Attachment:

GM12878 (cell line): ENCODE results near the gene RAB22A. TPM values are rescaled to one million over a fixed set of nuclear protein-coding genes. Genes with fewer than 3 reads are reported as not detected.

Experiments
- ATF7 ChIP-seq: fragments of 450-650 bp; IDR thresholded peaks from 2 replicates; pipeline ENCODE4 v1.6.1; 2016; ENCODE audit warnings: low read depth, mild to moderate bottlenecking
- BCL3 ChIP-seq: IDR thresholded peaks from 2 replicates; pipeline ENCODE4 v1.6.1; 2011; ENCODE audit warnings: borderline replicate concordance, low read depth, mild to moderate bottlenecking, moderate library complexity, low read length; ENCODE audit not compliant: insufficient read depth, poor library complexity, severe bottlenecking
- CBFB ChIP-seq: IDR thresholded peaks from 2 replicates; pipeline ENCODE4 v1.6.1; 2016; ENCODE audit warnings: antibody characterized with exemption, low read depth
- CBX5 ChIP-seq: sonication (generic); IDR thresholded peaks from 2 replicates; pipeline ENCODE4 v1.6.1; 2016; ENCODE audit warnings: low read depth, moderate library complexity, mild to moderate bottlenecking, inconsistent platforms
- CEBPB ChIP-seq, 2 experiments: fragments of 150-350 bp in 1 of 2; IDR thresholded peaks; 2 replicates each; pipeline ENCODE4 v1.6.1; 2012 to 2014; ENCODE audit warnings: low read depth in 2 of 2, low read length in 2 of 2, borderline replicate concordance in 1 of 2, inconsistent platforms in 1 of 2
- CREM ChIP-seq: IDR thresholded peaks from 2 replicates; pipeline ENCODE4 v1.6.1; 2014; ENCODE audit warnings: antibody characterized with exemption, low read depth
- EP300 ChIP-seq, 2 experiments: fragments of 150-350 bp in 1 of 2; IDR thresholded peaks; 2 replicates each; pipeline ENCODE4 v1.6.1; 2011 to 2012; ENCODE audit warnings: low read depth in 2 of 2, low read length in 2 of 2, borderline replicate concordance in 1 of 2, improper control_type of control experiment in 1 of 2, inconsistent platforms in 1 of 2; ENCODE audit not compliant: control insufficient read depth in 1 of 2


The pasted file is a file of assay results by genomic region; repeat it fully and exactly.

GM12878 (cell line): ENCODE results near the gene RAB22A. TPM values are rescaled to one million over a fixed set of nuclear protein-coding genes. Genes with fewer than 3 reads are reported as not detected.

Experiments
- ATF7 ChIP-seq: fragments of 450-650 bp; IDR thresholded peaks from 2 replicates; pipeline ENCODE4 v1.6.1; 2016; ENCODE audit warnings: low read depth, mild to moderate bottlenecking
- BCL3 ChIP-seq: IDR thresholded peaks from 2 replicates; pipeline ENCODE4 v1.6.1; 2011; ENCODE audit warnings: borderline replicate concordance, low read depth, mild to moderate bottlenecking, moderate library complexity, low read length; ENCODE audit not compliant: insufficient read depth, poor library complexity, severe bottlenecking
- CBFB ChIP-seq: IDR thresholded peaks from 2 replicates; pipeline ENCODE4 v1.6.1; 2016; ENCODE audit warnings: antibody characterized with exemption, low read depth
- CBX5 ChIP-seq: sonication (generic); IDR thresholded peaks from 2 replicates; pipeline ENCODE4 v1.6.1; 2016; ENCODE audit warnings: low read depth, moderate library complexity, mild to moderate bottlenecking, inconsistent platforms
- CEBPB ChIP-seq, 2 experiments: fragments of 150-350 bp in 1 of 2; IDR thresholded peaks; 2 replicates each; pipeline ENCODE4 v1.6.1; 2012 to 2014; ENCODE audit warnings: low read depth in 2 of 2, low read length in 2 of 2, borderline replicate concordance in 1 of 2, inconsistent platforms in 1 of 2
- CREM ChIP-seq: IDR thresholded peaks from 2 replicates; pipeline ENCODE4 v1.6.1; 2014; ENCODE audit warnings: antibody characterized with exemption, low read depth
- EP300 ChIP-seq, 2 experiments: fragments of 150-350 bp in 1 of 2; IDR thresholded peaks; 2 replicates each; pipeline ENCODE4 v1.6.1; 2011 to 2012; ENCODE audit warnings: low read depth in 2 of 2, low read length in 2 of 2, borderline replicate concordance in 1 of 2, improper control_type of control experiment in 1 of 2, inconsistent platforms in 1 of 2; ENCODE audit not compliant: control insufficient read depth in 1 of 2